A lifetime of static X’s and O’s might have been the Americans’ demise
Posted by Dean Holden at March 13th, 2014
by Jack Blatherwick, 27 February 2014
Ryan Suter summed it up after Team USA’s loss to Canada: “We didn’t show up. We sat back. We were passive.”
Does it mean the Americans were not motivated? Impossible; we saw them play their hearts out. Did the Canadians have more talent? Debatable, but talented offense was definitely not the difference, because the Americans had their share of great scoring plays. Was it defensive skills? No.
Quite simply, the Canadians had more sustained pressure in the offensive zone. To turn that around, in their defensive end Canada allowed fewer rebound chances and less puck-control and forechecking time by American forwards. The Canadians gained possession of the puck and got out of their end faster.
How does this happen? The difference was aggressive support on defense … team synergy. The Canadians moved quickly to support their teammate who was defending against the opponent with the puck. The Americans stood dutifully where X’s and O’s were drawn in the defensive zone.
Defensive support? When a Canadian defender caused an American to bobble the puck, another Canadian was quick to gain possession. In the American end, the defender appeared to be out on a limb by himself, because his teammates were standing still at their designated coverage spots. Therefore, the Canadians owned the loose pucks at both ends of the ice.
A winning defensive zone system must do two things: maintain solid coverage while providing the defenders with an advantage in retrieving loose pucks. After all, there are more defenders close to the areas around the goal and in the corners, so when one defender attacks and disables the puck carrier, his closest teammates must get to the puck.
Canadians grow up in a hockey culture that says, “Systems are not a substitute for aggressiveness.” On the other hand, fast-skating Americans can somehow be convinced to stand still in a protective shell of X’s and O’s if they’ve been bombarded with this their entire life.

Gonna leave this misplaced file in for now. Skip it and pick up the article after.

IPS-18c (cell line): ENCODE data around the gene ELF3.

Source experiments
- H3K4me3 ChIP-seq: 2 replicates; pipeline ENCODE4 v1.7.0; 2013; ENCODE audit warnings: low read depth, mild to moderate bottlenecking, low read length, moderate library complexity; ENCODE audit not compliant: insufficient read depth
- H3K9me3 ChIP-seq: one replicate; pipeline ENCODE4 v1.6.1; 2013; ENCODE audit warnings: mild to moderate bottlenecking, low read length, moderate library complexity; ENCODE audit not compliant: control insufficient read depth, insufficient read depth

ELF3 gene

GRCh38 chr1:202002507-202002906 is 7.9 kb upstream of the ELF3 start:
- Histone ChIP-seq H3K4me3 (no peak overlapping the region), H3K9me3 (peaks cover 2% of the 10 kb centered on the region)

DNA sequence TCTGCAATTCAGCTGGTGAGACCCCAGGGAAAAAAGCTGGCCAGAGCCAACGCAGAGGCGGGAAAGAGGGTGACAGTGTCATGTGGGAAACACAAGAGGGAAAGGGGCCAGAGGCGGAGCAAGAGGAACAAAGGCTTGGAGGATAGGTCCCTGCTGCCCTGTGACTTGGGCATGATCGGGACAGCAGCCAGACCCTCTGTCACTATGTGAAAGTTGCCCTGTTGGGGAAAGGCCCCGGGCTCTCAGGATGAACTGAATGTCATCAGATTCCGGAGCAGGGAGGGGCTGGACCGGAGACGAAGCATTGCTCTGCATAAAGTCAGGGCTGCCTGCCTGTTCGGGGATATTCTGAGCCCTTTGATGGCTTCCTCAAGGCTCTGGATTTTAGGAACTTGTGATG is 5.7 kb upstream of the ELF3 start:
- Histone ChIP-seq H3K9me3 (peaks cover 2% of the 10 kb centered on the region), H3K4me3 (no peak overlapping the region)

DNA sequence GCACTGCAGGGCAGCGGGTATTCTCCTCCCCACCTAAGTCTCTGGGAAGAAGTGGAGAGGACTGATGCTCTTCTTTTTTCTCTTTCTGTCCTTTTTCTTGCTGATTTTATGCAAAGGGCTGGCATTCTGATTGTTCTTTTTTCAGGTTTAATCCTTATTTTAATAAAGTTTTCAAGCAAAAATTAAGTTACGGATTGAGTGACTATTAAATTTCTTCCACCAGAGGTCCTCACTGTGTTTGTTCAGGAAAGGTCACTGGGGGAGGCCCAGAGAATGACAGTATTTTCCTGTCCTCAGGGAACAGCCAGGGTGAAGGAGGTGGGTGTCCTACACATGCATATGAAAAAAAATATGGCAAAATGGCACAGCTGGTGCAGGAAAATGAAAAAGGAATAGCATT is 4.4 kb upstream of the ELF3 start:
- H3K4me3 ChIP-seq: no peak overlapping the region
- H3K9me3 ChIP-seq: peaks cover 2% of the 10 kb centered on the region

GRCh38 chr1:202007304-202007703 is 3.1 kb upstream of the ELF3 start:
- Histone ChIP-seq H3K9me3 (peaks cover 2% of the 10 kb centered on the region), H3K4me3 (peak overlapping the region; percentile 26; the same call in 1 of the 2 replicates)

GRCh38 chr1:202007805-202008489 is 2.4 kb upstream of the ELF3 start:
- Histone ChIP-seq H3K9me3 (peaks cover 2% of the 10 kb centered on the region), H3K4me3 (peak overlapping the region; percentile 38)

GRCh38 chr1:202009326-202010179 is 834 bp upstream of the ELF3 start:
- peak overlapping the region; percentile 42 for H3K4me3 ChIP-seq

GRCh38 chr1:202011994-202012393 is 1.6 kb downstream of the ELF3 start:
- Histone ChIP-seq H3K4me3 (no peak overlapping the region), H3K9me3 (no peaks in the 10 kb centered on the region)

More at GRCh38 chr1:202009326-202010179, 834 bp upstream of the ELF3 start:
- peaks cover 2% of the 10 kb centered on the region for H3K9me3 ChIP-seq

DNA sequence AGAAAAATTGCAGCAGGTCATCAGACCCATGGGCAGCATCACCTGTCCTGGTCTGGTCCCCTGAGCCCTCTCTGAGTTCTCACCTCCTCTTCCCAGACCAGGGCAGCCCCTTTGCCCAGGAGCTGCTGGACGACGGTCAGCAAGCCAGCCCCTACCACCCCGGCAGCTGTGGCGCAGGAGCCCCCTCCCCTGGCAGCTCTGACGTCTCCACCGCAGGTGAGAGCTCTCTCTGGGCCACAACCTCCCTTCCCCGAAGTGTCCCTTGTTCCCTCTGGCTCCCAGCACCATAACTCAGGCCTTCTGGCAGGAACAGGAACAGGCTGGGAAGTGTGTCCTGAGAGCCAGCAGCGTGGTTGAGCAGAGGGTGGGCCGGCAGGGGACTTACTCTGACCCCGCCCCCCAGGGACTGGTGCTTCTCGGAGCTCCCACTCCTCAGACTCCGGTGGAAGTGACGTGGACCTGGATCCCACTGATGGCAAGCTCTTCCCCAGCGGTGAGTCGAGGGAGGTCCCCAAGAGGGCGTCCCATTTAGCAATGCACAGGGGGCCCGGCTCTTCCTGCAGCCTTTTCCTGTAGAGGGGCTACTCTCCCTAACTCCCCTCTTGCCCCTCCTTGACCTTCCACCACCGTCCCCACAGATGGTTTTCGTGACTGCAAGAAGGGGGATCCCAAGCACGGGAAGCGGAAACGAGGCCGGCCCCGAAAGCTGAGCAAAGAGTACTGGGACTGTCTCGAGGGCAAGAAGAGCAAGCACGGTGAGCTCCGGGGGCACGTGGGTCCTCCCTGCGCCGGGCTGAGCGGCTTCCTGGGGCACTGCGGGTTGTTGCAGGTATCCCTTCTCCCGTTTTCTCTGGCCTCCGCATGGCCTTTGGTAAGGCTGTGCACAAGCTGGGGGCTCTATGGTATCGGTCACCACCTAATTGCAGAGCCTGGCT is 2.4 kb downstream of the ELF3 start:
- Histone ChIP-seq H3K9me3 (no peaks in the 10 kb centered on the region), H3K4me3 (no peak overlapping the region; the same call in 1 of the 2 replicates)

That is the state of American hockey today, led by college coaches who draw X’s and O’s on the board at coaching clinics. This is the danger of certification requirements – it can disseminate bad advice as well as good. Keep in mind that it’s a lot easier for beginning coaches to draw X’s and O’s they’ve seen at a clinic than it is to teach real hockey sense. Therefore, youngsters face a lifetime of propaganda that says, “Disciplined coverage in the D-zone is the key to team defense.”
No. Disciplined systems are totally inadequate without anticipation, team support and aggressiveness. These are the three areas where the Canadians beat the Americans in Sochi.
Because hockey is played on skates, decisions occur faster than in other sports, and defenders can move a great distance in the time it takes to draw an X-O. Players who anticipate loose pucks can practically be in two places at once. X’s and O’s don’t win games unless they serve as a platform from which to attack.
At every age, anticipation, aggressiveness and defensive support must be taught along with basic coverage, or we are preparing American hockey players for bitter defeats at the hands of those countries that do it right. Finland and Sweden are very disciplined in the defensive zone, but they also anticipate when to leave their check and support the defender playing the puck.
Canadians would never ‘sit back and be passive.’ Americans might just be too coachable.